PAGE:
EvilProxy is a new addition to the Phishing-as-a-Service scene. What makes this AitM tool different is that the previously mentioned kits require some technical sophistication to deploy. The creators of EvilProxy seem obsessed with customer service and being user friendly – wonderful qualities, except for the fact that it is criminals they are serving. The software is simple to deploy, has an easy-to-use graphical interface, and comes complete with online tutorials and instructional videos.
Dark web monitoring company Resecurity captured this screenshot from EvilProxy. Some legitimate software companies could learn a thing or two from this interface:
EvilProxy comes complete with ready-to-deploy pages for many leading services that cybercriminals might want to hack into.
EvilProxy makes it simple for common criminals who want to get in on the action of the fast-growing cybercrime business to do so, without having to spend years building up their programming skills. A sharp increase in phishing-based AitM attacks is sure to result from the availability of this easy-to-use service.
Detection-based blocking of dangerous sites, like the spoofed ones used in AitM attacks, is like using a mesh umbrella to keep out the rain. Zero-day exploits pass right through, since. they’re so new that detection-based solutions haven’t yet discovered them, or their signatures haven’t yet reached the endpoints, where they should be blocked. In fact, phishing success is largely a result of threat actors acting promptly to take down their sites long before detection-based solutions catch up.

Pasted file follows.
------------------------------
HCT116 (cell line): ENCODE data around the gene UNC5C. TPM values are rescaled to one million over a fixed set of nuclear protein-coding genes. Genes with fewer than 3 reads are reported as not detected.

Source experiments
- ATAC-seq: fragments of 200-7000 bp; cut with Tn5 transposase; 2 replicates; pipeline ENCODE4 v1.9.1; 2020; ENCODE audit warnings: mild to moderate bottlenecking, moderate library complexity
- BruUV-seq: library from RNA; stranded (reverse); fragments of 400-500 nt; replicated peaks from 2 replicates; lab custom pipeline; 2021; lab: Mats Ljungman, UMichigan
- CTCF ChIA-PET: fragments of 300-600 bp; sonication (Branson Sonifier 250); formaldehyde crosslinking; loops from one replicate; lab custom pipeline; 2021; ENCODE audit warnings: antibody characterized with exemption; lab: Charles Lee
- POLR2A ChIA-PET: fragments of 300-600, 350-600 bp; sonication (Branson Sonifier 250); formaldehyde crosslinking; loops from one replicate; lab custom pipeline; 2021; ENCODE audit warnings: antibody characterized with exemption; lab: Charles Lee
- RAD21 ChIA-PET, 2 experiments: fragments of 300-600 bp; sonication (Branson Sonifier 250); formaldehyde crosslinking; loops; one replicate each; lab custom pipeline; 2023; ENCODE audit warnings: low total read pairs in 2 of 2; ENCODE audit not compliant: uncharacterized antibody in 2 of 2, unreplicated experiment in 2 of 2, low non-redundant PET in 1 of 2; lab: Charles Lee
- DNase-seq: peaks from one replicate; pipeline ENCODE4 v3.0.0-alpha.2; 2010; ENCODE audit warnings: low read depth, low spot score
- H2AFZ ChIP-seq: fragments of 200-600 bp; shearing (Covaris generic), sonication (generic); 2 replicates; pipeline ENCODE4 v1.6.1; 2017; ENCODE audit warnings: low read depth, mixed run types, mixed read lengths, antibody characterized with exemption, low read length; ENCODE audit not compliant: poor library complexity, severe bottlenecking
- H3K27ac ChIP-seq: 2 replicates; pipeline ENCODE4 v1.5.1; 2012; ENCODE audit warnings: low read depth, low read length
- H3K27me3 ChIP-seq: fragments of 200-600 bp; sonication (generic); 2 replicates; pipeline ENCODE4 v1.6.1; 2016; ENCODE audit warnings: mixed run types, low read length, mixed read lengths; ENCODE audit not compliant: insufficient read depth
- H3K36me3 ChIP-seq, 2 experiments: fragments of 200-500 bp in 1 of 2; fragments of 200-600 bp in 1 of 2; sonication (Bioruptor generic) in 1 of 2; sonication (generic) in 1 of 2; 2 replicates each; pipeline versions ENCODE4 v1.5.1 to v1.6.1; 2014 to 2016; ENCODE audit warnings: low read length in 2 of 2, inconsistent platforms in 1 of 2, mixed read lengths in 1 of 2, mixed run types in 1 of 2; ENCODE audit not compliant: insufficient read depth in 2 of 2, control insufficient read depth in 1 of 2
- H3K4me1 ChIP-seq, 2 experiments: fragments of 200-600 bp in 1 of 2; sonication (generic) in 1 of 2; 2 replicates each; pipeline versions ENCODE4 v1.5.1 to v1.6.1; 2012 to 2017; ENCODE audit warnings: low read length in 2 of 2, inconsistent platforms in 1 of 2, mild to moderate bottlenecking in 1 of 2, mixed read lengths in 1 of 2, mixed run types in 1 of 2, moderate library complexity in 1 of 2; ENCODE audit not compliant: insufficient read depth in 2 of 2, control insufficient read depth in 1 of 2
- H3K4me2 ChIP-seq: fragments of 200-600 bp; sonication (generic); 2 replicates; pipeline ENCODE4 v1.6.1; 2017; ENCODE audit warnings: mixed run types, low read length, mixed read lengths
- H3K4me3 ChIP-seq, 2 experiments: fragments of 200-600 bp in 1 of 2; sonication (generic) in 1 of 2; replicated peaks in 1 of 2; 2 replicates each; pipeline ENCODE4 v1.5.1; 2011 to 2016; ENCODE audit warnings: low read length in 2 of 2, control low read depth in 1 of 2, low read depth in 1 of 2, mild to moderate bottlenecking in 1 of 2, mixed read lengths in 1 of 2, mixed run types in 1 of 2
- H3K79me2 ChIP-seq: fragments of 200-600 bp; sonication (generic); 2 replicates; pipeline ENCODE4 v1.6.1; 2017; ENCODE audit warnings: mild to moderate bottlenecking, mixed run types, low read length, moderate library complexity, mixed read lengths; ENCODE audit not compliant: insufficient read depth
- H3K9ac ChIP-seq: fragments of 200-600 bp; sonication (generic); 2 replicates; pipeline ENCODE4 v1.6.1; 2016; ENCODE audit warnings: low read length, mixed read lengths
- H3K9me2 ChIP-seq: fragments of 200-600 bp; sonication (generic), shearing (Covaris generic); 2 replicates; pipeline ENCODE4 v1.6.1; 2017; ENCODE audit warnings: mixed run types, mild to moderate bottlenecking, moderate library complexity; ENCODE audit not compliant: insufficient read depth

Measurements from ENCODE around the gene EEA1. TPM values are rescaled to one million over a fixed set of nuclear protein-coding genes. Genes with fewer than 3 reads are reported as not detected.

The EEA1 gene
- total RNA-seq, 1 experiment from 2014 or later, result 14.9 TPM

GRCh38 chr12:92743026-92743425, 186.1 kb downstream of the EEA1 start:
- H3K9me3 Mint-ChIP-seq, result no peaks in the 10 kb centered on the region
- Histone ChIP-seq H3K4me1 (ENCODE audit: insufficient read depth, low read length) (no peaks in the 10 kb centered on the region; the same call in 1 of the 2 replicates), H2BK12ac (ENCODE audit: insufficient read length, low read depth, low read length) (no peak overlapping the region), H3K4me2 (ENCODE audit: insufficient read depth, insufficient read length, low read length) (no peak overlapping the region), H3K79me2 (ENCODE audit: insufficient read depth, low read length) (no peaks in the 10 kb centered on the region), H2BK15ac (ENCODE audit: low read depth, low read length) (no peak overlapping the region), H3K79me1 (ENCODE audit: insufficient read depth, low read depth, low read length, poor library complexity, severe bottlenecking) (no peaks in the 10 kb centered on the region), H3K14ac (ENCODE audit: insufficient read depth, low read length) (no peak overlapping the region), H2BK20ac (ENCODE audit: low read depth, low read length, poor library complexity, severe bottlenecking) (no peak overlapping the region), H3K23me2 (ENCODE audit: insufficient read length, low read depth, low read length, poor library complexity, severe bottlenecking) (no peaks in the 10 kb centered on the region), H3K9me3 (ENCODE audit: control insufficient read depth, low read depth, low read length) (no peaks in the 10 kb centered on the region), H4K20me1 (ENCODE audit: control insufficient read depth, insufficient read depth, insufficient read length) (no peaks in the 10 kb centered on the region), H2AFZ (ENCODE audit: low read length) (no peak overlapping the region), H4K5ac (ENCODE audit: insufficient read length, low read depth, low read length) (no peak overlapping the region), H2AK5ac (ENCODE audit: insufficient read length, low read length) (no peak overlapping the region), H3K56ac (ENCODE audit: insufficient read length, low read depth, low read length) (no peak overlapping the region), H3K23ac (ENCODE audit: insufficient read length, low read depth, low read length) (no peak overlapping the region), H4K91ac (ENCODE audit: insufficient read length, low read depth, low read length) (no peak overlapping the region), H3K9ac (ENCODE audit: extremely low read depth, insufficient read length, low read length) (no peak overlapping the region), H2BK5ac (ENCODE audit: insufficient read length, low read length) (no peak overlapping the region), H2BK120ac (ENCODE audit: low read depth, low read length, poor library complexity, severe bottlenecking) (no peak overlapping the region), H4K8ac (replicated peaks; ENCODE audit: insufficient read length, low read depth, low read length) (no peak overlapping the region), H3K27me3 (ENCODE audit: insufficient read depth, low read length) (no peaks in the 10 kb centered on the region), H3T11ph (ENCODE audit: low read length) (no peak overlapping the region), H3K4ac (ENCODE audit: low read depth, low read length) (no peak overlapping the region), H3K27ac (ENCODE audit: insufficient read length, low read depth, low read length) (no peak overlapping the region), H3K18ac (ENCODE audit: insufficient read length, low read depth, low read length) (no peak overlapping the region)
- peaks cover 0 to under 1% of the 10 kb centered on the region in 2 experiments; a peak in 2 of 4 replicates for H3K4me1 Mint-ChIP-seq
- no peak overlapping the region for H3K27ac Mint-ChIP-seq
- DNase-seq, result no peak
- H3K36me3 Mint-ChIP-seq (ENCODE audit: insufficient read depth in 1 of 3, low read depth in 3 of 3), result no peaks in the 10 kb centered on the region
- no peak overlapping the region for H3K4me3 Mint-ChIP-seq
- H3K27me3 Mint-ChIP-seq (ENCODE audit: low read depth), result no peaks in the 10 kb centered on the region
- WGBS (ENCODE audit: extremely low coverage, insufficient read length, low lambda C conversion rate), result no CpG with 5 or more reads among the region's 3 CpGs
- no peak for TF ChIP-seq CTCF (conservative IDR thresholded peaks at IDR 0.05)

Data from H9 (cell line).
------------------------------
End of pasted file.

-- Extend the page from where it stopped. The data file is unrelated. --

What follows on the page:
User training helps but can’t be relied on. Many social engineering approaches employed for phishing are brilliantly designed to bypass the red flags highlighted in training. What can be relied on is that at some point, busy and distracted users who receive dozens of emails each day will mistake a phishing email for one that’s legit and click when they shouldn’t. Many studies have shown that even sophisticated and trained users fall for phishing attacks a distressingly high percentage of the time.
It takes an integrated Zero Trust Secure Service Edge (SSE) solution to stop these sophisticated phishing attacks. ZTEdge Web Isolation opens email links in a virtual browser that is isolated in the cloud, where malware can do no harm. While the safe rendering content sent to the endpoint browser generally allows full interactivity, the ZTEdge SWG can be configured to open unverified or unknown sites in full “read only” or “prevent login” modes to keep users from entering credentials – and thereby stop the AitM process before it gets started.
Web Isolation and our isolation-backed SWG are just two elements of the full-stack, cloud-delivered ZTEdge SSE platform, designed to secure work that gets done via user browsers – that is, on SaaS and webapps as well as general web and emails use – both in the office and remotely, on managed and unmanaged devices. ZTEdge delivers comprehensive state of the art cybersecurity via the Ericom Global Cloud Platform, in a way that it is easy to deploy and won’t break our customers’ budget.